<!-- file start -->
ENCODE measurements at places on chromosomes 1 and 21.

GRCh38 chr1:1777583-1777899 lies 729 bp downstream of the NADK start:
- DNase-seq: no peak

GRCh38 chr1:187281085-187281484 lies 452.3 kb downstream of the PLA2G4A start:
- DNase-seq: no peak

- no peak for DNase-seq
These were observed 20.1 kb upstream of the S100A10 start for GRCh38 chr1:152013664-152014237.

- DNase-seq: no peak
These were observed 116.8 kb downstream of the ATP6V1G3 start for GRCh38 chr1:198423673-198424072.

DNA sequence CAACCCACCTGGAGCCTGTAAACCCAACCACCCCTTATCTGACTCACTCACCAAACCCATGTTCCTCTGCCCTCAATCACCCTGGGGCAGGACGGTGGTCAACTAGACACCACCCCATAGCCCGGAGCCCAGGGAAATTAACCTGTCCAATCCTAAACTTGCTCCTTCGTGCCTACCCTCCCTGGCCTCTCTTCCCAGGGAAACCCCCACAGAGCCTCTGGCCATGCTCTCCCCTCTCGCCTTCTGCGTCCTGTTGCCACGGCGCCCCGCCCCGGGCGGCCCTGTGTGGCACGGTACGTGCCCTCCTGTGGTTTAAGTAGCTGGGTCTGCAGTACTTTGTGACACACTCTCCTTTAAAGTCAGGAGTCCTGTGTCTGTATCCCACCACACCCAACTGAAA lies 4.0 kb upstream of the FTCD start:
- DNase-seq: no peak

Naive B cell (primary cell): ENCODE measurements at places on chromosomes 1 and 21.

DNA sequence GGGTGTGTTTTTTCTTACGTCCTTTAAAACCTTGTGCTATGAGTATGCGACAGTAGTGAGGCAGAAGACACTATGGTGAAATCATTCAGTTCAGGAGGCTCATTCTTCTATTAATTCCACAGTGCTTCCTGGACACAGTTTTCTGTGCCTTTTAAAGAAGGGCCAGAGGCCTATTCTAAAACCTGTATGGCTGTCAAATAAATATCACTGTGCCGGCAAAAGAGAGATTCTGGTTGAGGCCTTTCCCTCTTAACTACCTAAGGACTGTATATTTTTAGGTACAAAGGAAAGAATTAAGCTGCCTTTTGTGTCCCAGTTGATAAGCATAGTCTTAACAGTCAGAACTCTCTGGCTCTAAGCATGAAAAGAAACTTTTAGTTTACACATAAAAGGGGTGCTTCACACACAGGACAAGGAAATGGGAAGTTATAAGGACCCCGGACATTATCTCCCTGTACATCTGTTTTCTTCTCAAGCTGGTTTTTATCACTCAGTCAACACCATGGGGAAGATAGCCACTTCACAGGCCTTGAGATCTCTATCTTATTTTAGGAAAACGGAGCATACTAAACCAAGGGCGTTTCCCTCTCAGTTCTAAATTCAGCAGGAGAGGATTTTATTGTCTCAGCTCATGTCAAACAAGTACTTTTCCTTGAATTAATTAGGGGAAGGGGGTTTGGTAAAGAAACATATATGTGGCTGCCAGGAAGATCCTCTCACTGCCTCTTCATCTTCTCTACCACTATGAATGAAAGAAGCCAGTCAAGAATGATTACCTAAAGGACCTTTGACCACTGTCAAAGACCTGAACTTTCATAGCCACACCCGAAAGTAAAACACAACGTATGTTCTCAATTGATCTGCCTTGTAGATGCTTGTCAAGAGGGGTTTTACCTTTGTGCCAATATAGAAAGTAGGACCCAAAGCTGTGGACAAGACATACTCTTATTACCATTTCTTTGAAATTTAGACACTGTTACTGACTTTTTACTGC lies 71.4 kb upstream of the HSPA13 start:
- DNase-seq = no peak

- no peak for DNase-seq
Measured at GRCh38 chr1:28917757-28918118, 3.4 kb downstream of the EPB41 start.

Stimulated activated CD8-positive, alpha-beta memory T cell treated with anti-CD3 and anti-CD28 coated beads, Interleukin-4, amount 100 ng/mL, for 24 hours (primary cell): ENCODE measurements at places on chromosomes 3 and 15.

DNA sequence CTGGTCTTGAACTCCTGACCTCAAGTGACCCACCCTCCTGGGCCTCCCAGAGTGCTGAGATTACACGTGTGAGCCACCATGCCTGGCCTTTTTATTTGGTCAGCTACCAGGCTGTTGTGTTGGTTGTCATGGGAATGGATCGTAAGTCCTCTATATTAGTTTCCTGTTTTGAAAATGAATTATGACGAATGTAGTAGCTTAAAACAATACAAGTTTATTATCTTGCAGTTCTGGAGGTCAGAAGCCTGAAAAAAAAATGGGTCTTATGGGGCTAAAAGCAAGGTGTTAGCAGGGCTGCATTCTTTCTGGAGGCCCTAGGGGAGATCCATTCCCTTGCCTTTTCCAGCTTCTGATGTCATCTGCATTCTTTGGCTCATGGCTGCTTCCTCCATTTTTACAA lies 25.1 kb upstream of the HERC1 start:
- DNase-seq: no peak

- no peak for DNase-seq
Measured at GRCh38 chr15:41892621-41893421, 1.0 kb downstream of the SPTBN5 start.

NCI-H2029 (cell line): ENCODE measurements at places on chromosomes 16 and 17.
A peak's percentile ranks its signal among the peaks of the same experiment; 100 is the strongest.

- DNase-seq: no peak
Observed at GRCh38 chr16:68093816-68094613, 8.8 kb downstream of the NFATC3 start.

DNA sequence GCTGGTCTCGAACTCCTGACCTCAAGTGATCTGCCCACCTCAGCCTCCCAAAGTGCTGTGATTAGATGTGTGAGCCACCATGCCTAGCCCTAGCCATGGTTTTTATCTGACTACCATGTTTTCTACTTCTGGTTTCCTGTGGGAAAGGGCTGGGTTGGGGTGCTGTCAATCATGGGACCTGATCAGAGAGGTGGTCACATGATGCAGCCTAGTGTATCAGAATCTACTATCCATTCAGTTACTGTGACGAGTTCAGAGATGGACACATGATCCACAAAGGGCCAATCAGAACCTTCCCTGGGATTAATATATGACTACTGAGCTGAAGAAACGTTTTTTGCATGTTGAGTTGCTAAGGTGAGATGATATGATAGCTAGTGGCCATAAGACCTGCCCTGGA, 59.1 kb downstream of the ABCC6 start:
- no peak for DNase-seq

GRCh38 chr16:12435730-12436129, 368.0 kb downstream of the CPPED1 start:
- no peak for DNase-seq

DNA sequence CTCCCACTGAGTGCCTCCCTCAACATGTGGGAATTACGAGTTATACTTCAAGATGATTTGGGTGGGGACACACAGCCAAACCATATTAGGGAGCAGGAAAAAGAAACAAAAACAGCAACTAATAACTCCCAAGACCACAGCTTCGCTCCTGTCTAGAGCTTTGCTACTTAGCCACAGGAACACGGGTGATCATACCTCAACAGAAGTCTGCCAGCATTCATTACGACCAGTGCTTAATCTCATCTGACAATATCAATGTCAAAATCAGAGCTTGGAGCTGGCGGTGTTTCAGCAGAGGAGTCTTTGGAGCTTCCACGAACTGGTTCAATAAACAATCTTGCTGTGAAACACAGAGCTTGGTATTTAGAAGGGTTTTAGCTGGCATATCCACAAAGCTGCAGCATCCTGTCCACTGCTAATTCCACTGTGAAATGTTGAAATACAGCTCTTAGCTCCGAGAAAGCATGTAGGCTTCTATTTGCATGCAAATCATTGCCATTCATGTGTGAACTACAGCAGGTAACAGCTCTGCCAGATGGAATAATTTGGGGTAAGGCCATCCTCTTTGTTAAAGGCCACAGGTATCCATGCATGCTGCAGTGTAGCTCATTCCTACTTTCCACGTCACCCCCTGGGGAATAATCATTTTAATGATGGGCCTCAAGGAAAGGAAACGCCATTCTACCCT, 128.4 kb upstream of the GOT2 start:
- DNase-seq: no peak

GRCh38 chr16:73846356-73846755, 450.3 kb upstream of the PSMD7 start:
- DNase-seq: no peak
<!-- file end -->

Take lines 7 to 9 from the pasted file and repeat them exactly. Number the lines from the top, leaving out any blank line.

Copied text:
These were observed 20.1 kb upstream of the S100A10 start for GRCh38 chr1:152013664-152014237.

- DNase-seq: no peak
These were observed 116.8 kb downstream of the ATP6V1G3 start for GRCh38 chr1:198423673-198424072.